In South Carolina, the at-will employment doctrine states that an employer can fire anyone at any time for any reason. However, in the recent past, some exceptions to this rule have emerged. Exceptions to the at-will doctrine can come from one or two different sources:
1. The South Carolina courts modify or make standard law protections
2. The South Carolina legislature can enact statutory protections.
South Carolina Statutory Protections
Legal protections in South Carolina are specific and are meant to address certain areas, such as discrimination or worker’s compensation. However, as is common in many other states, the South Carolina legislature may lack the foresight to take care of every possible type of workplace retaliation. Common law protections tend to fill the gaps where the government has failed to enact statutes that address the issue.
South Carolina Public Policy in Regards to Termination
However, even though South Carolina is an at-will work state, in some cases a public policy exception will take precedence. For example, your employer cannot terminate you for a reason that’s in clear violation of public policy. If they do, you may have a case involving wrongful discharge.
However, the courts in South Carolina, have been rather narrow when interpreting public policy. You and your South Carolina workplace retaliation lawyer must be able to prove that you were fired for a reason such as:
- You refused to break the law on behalf of your employer
- You refused to participate in illegal activities as requested by your employer.
- Your firing itself violated criminal law.
South Carolina Statutory Protections
The South Carolina General Assembly has recently taken a narrow stance in statutory protections for specific activities. For example, if you took part in protected activity under the law in the following subject areas, you are protected from retaliation. Those areas are:
- Occupational Health and Safety
- Worker’s compensation
Common Law Protections in South Carolina
You cannot be fired for a reason that violates a mandate of public policy. These include:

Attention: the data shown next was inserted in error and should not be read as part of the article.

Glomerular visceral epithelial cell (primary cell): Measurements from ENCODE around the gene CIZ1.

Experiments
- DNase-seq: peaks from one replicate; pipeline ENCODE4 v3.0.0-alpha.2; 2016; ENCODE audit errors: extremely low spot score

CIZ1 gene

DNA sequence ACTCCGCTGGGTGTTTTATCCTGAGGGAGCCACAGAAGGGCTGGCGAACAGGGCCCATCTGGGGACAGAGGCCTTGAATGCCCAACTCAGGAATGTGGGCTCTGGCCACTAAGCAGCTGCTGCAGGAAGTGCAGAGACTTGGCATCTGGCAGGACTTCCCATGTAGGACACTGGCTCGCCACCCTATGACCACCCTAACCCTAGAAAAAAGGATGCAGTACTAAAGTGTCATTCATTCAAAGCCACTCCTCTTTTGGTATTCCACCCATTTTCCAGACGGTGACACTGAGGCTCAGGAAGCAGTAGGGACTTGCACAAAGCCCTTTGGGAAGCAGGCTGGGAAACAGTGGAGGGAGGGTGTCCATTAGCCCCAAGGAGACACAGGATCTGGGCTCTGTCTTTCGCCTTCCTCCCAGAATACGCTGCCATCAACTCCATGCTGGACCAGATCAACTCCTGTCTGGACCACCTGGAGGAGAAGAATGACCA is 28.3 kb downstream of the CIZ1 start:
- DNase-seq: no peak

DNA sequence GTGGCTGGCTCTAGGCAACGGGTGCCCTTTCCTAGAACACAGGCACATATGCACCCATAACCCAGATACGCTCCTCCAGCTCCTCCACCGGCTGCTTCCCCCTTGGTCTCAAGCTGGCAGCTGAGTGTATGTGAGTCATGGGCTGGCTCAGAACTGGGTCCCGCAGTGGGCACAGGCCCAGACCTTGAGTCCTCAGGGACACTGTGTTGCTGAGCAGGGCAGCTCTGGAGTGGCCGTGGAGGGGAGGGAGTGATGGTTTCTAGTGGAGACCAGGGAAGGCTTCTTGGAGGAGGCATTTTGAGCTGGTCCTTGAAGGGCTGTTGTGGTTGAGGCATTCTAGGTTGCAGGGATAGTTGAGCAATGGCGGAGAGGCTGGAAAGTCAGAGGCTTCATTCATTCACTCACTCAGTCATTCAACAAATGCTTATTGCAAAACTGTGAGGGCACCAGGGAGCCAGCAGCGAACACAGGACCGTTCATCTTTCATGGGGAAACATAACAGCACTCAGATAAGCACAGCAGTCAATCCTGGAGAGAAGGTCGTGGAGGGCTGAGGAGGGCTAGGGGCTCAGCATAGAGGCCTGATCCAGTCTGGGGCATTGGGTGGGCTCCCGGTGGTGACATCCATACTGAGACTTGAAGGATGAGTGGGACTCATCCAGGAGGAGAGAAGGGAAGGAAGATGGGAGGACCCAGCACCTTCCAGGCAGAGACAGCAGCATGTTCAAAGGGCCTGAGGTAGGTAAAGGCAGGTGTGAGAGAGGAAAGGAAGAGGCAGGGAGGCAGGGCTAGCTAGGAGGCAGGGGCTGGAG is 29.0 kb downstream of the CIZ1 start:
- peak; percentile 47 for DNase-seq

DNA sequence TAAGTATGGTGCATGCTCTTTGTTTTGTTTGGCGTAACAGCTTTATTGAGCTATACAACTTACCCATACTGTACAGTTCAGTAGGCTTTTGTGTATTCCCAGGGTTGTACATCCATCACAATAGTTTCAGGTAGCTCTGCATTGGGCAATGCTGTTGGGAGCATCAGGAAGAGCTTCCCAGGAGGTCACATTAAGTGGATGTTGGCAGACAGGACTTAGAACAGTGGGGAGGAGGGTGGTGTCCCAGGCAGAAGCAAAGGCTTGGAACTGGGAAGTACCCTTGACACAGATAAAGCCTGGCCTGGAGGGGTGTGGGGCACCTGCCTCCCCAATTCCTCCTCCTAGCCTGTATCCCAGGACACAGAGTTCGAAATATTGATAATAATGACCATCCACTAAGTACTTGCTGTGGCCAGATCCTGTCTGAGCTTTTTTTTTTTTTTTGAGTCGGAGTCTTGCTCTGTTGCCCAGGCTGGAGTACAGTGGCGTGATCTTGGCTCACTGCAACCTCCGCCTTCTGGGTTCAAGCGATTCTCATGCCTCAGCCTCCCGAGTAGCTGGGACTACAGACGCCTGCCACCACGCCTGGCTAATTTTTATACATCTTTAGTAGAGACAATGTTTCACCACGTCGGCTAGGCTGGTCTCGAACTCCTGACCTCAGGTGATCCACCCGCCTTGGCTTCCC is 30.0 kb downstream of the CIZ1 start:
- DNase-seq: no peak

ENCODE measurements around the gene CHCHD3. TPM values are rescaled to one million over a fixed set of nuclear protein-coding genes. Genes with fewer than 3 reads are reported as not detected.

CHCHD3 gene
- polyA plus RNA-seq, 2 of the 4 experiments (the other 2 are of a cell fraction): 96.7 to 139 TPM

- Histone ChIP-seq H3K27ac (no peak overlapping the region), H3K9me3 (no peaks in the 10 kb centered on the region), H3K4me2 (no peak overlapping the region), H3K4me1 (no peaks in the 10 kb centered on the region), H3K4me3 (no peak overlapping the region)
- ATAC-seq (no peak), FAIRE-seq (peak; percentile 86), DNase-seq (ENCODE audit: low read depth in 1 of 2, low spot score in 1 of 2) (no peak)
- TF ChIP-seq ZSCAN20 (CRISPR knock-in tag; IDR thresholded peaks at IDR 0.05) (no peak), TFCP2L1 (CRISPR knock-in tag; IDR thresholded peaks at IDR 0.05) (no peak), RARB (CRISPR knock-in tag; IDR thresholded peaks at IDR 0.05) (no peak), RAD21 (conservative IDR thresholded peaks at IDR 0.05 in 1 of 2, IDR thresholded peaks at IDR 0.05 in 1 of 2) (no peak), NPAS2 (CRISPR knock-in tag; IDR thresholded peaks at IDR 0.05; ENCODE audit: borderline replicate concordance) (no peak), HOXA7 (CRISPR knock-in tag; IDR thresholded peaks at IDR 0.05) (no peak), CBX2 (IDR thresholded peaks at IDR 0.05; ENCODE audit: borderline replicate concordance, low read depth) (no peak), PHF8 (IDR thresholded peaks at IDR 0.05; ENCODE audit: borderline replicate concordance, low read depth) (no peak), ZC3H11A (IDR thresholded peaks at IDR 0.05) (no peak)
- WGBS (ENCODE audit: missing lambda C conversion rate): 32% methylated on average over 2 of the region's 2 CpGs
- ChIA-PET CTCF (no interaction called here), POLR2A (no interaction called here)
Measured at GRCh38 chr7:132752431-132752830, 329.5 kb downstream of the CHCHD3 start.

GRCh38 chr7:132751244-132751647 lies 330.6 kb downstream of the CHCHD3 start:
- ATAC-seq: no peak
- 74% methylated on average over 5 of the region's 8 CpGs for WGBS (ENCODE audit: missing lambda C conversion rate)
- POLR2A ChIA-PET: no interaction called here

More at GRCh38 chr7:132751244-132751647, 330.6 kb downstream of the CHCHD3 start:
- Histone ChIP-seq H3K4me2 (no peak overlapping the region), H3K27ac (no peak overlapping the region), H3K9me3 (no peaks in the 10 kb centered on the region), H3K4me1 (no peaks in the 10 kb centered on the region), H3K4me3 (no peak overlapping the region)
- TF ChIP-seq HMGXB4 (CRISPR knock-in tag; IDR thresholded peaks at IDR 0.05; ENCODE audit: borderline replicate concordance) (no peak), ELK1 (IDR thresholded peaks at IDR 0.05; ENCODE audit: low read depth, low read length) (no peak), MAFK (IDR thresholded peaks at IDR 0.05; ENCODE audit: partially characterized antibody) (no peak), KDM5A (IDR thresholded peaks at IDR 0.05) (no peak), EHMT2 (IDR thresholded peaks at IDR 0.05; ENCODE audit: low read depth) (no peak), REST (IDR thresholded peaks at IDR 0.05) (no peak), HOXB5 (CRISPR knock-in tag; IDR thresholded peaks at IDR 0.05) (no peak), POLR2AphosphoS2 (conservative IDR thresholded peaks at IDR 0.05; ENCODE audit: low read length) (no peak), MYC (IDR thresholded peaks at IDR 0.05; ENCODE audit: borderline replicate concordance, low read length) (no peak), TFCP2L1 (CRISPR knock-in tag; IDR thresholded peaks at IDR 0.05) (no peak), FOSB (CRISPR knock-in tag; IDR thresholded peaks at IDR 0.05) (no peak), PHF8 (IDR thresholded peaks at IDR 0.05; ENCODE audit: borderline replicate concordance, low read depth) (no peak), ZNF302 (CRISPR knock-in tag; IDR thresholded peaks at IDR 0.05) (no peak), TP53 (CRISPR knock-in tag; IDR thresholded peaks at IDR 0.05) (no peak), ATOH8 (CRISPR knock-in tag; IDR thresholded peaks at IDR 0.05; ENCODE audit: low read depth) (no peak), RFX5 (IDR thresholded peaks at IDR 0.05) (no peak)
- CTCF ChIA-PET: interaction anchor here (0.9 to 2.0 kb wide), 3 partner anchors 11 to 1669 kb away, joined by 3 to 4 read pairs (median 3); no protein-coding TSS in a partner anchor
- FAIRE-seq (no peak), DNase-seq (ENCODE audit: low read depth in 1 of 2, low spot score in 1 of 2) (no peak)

1. Refusal to Violate the Law
2. Refusal to Participate in Unlawful Conduct by Your Employer
3. Filing a Complaint Under South Carolina Wage Laws
What Activities Have Statutory Protection in South Carolina?
The following activities are protected by statute in South Carolina:
1. Discrimination: You cannot be fired or discriminated against in retaliation for standing up against any unlawful discriminatory practice by your employer. You also cannot be fired or discriminated against in retaliation for filing a complaint, testifying, assisting, or participating in any investigation or hearing under the South Carolina Human Affairs Law.
2. Occupational Health and Safety: You cannot be fired or discriminated against in retaliation for the filing of a complaint, starting a proceeding, testifying, or exercising your rights concerning an occupational safety and health concern.
3. Public Employees: If you are a federal or state employee, you cannot be fired or discriminated against in retaliation for filing a report that has to do with any wrongdoing to the proper authorities.
4. Worker’s Compensation: You cannot be fired or discriminated against in retaliation for starting any proceeding or testifying at a hearing under the South Carolina Workers’ Compensation law.
Call a South Carolina Employment Law Attorney Today
If you believe you’ve been a victim of workplace retaliation, you need to contact Greenville, South Carolina workplace retaliation lawyers at the Briggs Law Firm. They have the knowledge, skill, and experience to assist you with your claim. Keep in mind that any lawsuit regarding workplace retaliation must be filed within three years from the date the retaliatory action took place unless otherwise stated in a South Carolina statute.